NBA Lockout: Owners Deliver Deathblow to Optimists

Reservoir GodCorrespondent IISeptember 14, 2011

NEW YORK, NY - JUNE 30:  Commissioner of the NBA, David Stern announces that a lockout will go ahead as NBA labor negotiations break down at Omni Hotel on June 30, 2011 in New York City. The NBA has locked out the players after they were unable to reach a new collective bargaining agreement (CBA). The current CBA is due to expire tonight at midnight.    (Photo by Neilson Barnard/Getty Images)
Neilson Barnard/Getty Images

The optimists covering the NBA lockout took a big blow after Tuesday’s meeting between the National Basketball Players Association’s executive board and the NBA’s Labor Relations Committee.

There was a lot of optimism from the mainstream media about the NBA lockout leading up to Tuesday’s meeting between the NBPA and NBA.

Chris Sheridan said the two sides were closer than people think.

Alex Kennedy from Hoopsworld said it seemed like “real progress” had been made.

Reporting by Henry Abbott from ESPN showed the bargaining positions of the owners had softened since Mark Heisler reported on their positions during the All-Star break for the LA Times.

Before the meeting, Jorge Sedano from 790 the Ticket (the Miami Heat’s flagship station) said the lockout could be over real soon. After the meeting, he predicted it would end by Oct. 16, 2011.

David Aldridge went on NBA TV after Tuesday’s negotiations and said the optimism heading into the meeting came from outside sources that really had not been following the lockout.

Why would Aldridge say that? There are many reasons and a few of them are listed below.

Heisler reported on Feb. 12, 2011, that 80 percent of the owners were taking a hard line in labor negotiations.

Aldridge reported some owners wanted to take money from the players' salaries and their endorsements. They literally wanted the Liverpool FC shirt off LeBron James' back.

Michael Jordan told the Herald Sun in Australia the owners weren’t going to budge and David Stern tried to silence him with a $100,000 fine.

An NBA agent told Ethan Skolnick from the Palm Beach Post, “It should be clear to everyone by now that some owners would just rather kill the season.”

Which owners? Heisler and Abbott reported the following owners would likely vote to cancel the season:

  • Dan Gilbert, Cleveland Cavaliers
  • Stan Kroenke, Denver Nuggets
  • Donald Sterling, LA Clippers
  • Michael Heisley, Memphis Grizzlies
  • Herb Kohl, Milwaukee Bucks
  • Joe and Gavin Maloof, Sacramento Kings
  • Larry Tanenbaum, Toronto Raptors
  • Ted Leonsis, Washington Wizards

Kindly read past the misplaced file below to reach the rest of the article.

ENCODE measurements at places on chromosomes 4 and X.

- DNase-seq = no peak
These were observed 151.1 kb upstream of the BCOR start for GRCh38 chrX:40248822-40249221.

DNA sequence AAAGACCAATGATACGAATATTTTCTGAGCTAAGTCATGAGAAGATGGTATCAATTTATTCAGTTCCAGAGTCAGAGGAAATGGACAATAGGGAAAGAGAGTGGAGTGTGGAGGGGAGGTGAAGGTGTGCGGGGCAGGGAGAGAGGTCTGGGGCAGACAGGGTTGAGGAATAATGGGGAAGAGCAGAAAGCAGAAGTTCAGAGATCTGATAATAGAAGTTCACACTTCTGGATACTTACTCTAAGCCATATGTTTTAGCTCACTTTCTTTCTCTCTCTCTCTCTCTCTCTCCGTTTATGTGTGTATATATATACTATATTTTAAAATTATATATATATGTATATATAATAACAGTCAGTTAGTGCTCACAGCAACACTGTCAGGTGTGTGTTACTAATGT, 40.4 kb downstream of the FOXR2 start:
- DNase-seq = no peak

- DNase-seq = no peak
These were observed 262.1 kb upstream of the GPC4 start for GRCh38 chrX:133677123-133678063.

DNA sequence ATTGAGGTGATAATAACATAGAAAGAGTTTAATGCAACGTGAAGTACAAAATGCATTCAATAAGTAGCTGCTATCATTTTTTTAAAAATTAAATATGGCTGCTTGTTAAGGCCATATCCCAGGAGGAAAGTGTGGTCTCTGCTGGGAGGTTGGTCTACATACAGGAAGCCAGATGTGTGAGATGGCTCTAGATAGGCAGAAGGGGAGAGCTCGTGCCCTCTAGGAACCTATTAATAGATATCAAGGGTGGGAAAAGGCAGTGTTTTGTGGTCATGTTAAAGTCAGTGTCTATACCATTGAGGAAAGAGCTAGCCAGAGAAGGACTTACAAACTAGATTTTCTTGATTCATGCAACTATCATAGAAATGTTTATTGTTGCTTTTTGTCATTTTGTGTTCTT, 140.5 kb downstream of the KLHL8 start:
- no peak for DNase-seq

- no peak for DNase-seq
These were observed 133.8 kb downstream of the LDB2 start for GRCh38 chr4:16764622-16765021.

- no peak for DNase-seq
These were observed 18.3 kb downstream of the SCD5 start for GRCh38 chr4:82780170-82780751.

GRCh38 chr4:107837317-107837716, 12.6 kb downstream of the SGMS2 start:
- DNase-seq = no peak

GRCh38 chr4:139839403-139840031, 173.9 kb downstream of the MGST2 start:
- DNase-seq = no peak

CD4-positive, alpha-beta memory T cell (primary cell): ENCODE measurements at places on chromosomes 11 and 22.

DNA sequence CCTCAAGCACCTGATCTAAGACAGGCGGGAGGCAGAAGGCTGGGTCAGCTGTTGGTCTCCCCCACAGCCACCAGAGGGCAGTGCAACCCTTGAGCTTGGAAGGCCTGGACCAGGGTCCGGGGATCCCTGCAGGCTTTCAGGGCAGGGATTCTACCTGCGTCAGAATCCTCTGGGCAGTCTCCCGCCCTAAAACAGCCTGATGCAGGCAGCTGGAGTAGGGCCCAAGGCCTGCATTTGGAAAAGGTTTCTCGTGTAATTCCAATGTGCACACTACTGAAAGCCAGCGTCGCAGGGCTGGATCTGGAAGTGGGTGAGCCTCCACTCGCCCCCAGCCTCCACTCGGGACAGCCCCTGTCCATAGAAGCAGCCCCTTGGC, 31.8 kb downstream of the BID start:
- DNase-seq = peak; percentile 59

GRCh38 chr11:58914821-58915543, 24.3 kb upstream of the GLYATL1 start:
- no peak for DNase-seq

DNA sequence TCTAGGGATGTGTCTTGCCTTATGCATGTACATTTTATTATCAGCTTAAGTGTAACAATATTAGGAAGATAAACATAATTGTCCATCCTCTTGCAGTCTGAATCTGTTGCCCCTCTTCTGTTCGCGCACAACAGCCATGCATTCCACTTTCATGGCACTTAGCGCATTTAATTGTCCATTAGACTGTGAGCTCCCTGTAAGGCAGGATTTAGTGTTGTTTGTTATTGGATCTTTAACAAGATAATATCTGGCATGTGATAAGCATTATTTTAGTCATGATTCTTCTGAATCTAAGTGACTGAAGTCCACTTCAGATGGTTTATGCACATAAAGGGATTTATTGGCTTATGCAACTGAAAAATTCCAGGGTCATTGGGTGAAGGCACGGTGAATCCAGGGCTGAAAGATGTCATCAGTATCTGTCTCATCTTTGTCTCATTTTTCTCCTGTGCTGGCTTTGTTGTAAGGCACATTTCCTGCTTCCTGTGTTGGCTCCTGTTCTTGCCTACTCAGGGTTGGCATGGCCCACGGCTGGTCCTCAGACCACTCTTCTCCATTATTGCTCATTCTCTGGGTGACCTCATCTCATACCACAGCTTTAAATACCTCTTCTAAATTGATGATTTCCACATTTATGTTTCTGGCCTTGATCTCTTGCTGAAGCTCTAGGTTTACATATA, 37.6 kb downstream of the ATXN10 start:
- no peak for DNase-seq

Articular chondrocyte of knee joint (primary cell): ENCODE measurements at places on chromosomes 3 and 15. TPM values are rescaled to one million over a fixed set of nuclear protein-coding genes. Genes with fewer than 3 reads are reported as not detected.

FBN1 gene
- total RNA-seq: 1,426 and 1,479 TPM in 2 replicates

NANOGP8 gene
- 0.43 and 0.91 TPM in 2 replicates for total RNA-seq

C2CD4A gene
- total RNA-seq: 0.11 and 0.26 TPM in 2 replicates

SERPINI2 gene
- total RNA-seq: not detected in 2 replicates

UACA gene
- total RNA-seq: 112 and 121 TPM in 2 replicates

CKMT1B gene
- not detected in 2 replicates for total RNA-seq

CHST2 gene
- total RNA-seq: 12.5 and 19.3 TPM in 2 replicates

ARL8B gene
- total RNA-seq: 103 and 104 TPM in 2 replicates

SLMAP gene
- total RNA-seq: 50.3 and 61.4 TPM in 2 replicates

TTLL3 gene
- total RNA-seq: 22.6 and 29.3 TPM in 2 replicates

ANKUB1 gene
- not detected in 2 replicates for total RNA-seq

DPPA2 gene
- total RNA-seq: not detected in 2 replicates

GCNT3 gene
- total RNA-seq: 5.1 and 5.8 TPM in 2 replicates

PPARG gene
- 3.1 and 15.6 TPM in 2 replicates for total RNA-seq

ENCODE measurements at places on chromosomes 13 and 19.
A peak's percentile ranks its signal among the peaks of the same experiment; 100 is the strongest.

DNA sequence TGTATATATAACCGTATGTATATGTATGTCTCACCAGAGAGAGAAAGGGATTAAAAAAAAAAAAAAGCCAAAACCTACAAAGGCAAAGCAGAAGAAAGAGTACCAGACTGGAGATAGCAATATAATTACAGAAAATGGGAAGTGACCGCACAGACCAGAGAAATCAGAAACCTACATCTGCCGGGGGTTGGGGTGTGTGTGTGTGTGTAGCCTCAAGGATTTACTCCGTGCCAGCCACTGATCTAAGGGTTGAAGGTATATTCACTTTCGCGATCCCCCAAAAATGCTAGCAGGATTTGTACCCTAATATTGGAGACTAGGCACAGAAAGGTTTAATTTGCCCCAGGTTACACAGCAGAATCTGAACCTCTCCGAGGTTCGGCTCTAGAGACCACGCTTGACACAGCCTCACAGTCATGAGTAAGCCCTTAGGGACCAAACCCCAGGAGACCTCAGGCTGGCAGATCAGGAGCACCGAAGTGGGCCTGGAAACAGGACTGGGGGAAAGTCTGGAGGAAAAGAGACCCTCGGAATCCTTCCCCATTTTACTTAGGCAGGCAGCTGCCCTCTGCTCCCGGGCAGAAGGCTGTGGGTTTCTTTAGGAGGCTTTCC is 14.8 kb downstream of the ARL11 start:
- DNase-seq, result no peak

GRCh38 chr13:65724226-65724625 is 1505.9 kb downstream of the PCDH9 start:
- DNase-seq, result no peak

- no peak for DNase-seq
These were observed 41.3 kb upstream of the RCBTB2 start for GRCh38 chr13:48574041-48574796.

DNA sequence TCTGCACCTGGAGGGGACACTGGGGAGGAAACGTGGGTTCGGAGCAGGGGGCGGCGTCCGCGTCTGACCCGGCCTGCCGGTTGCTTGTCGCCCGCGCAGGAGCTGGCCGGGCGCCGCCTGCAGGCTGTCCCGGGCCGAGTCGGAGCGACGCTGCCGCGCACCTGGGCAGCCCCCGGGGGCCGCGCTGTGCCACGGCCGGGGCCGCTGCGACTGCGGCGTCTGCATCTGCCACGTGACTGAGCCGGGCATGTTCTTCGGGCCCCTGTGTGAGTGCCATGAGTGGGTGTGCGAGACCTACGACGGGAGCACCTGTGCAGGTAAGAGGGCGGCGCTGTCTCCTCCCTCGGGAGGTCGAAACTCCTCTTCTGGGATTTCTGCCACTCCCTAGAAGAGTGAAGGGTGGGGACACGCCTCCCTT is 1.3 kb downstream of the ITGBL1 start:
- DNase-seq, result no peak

Skolnick also tweeted the agent said the lockout will likely end when the owners break and not the players because the owners are in two different camps.

Which owners are in which camps? This article lists each owner’s position on the lockout since the All-Star break.

After Tuesday’s meeting, it’s clear the owners have not softened since February. It’s time for NBA fans to kill their optimism about the lockout. If Sedano’s right and the season happens, great, but there are too many reasons to be pessimistic right now.

NBA fans should not hold on to hope there will even be a partial season. The last HEATcast referenced Stephen A. Smith and agent David Falk’s take (skip to 12:05 mark): It’s all or nothing for the season.

Why? Because it doesn’t make sense for the NBA to continue setting a bad precedent in negotiations by only locking the NBPA out for part of a season. It diminishes the bargaining power of a lockout if the players know the owners won’t actually cancel a season.

NBA fans should let go of the notion that half the season will be played. If it happens, then great, but fans and media members should kill that noise until it happens.

The list below cites some other ideas on the lockout that should also be killed by fans and media members.


NBA Lockout Myths:

A hard cap will not lead to competitive balance but more talented tall people will.

The NBA lockout is not about paying some players with bad contracts, it’s about paying all players with contracts.

The best move NBA stars can make to end the lockout is start their own league or bide their time until big stars like Dwight Howard and Derrick Rose become free agents. Anything else (including going overseas) is a Phantom Menace.

No matter how pessimistic fans feel after Tuesday’s meeting, they will still be fans when the next NBA season tips off.